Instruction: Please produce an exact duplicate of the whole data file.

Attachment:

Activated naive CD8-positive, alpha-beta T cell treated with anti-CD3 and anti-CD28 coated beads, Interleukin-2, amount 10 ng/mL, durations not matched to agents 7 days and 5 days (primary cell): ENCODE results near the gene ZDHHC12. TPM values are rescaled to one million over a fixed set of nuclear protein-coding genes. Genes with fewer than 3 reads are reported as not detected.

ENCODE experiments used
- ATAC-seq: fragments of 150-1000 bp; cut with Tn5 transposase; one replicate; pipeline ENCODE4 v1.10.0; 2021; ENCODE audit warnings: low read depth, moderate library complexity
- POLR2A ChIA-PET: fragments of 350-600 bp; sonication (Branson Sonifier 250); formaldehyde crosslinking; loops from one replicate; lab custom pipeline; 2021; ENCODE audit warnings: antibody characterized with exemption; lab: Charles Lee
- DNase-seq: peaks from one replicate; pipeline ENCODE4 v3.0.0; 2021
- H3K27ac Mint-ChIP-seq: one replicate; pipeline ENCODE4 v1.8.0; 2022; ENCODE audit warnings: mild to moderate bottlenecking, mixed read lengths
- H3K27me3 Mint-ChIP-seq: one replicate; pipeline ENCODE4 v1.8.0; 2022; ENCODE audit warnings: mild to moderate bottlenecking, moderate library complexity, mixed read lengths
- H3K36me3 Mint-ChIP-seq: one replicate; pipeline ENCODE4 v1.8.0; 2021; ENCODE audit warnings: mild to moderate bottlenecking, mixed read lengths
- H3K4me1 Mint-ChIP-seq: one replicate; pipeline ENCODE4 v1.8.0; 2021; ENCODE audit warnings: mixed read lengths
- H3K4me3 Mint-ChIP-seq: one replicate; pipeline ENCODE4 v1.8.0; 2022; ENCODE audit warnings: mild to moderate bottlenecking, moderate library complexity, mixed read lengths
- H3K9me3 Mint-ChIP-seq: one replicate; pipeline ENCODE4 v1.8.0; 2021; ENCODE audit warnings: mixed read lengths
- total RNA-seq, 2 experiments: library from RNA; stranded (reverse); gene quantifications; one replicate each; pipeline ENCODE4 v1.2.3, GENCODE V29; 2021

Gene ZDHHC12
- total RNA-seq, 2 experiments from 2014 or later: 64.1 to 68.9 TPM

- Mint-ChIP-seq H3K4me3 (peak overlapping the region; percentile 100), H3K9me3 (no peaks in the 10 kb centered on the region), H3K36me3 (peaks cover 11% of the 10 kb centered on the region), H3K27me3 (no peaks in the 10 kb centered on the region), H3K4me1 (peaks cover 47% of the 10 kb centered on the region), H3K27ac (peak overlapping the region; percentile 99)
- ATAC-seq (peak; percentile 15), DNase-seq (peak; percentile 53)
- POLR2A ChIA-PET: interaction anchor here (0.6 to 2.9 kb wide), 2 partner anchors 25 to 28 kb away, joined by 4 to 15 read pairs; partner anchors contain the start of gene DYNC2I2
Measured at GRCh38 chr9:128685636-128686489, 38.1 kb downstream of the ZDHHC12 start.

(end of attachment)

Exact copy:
Activated naive CD8-positive, alpha-beta T cell treated with anti-CD3 and anti-CD28 coated beads, Interleukin-2, amount 10 ng/mL, durations not matched to agents 7 days and 5 days (primary cell): ENCODE results near the gene ZDHHC12. TPM values are rescaled to one million over a fixed set of nuclear protein-coding genes. Genes with fewer than 3 reads are reported as not detected.

ENCODE experiments used
- ATAC-seq: fragments of 150-1000 bp; cut with Tn5 transposase; one replicate; pipeline ENCODE4 v1.10.0; 2021; ENCODE audit warnings: low read depth, moderate library complexity
- POLR2A ChIA-PET: fragments of 350-600 bp; sonication (Branson Sonifier 250); formaldehyde crosslinking; loops from one replicate; lab custom pipeline; 2021; ENCODE audit warnings: antibody characterized with exemption; lab: Charles Lee
- DNase-seq: peaks from one replicate; pipeline ENCODE4 v3.0.0; 2021
- H3K27ac Mint-ChIP-seq: one replicate; pipeline ENCODE4 v1.8.0; 2022; ENCODE audit warnings: mild to moderate bottlenecking, mixed read lengths
- H3K27me3 Mint-ChIP-seq: one replicate; pipeline ENCODE4 v1.8.0; 2022; ENCODE audit warnings: mild to moderate bottlenecking, moderate library complexity, mixed read lengths
- H3K36me3 Mint-ChIP-seq: one replicate; pipeline ENCODE4 v1.8.0; 2021; ENCODE audit warnings: mild to moderate bottlenecking, mixed read lengths
- H3K4me1 Mint-ChIP-seq: one replicate; pipeline ENCODE4 v1.8.0; 2021; ENCODE audit warnings: mixed read lengths
- H3K4me3 Mint-ChIP-seq: one replicate; pipeline ENCODE4 v1.8.0; 2022; ENCODE audit warnings: mild to moderate bottlenecking, moderate library complexity, mixed read lengths
- H3K9me3 Mint-ChIP-seq: one replicate; pipeline ENCODE4 v1.8.0; 2021; ENCODE audit warnings: mixed read lengths
- total RNA-seq, 2 experiments: library from RNA; stranded (reverse); gene quantifications; one replicate each; pipeline ENCODE4 v1.2.3, GENCODE V29; 2021

Gene ZDHHC12
- total RNA-seq, 2 experiments from 2014 or later: 64.1 to 68.9 TPM

- Mint-ChIP-seq H3K4me3 (peak overlapping the region; percentile 100), H3K9me3 (no peaks in the 10 kb centered on the region), H3K36me3 (peaks cover 11% of the 10 kb centered on the region), H3K27me3 (no peaks in the 10 kb centered on the region), H3K4me1 (peaks cover 47% of the 10 kb centered on the region), H3K27ac (peak overlapping the region; percentile 99)
- ATAC-seq (peak; percentile 15), DNase-seq (peak; percentile 53)
- POLR2A ChIA-PET: interaction anchor here (0.6 to 2.9 kb wide), 2 partner anchors 25 to 28 kb away, joined by 4 to 15 read pairs; partner anchors contain the start of gene DYNC2I2
Measured at GRCh38 chr9:128685636-128686489, 38.1 kb downstream of the ZDHHC12 start.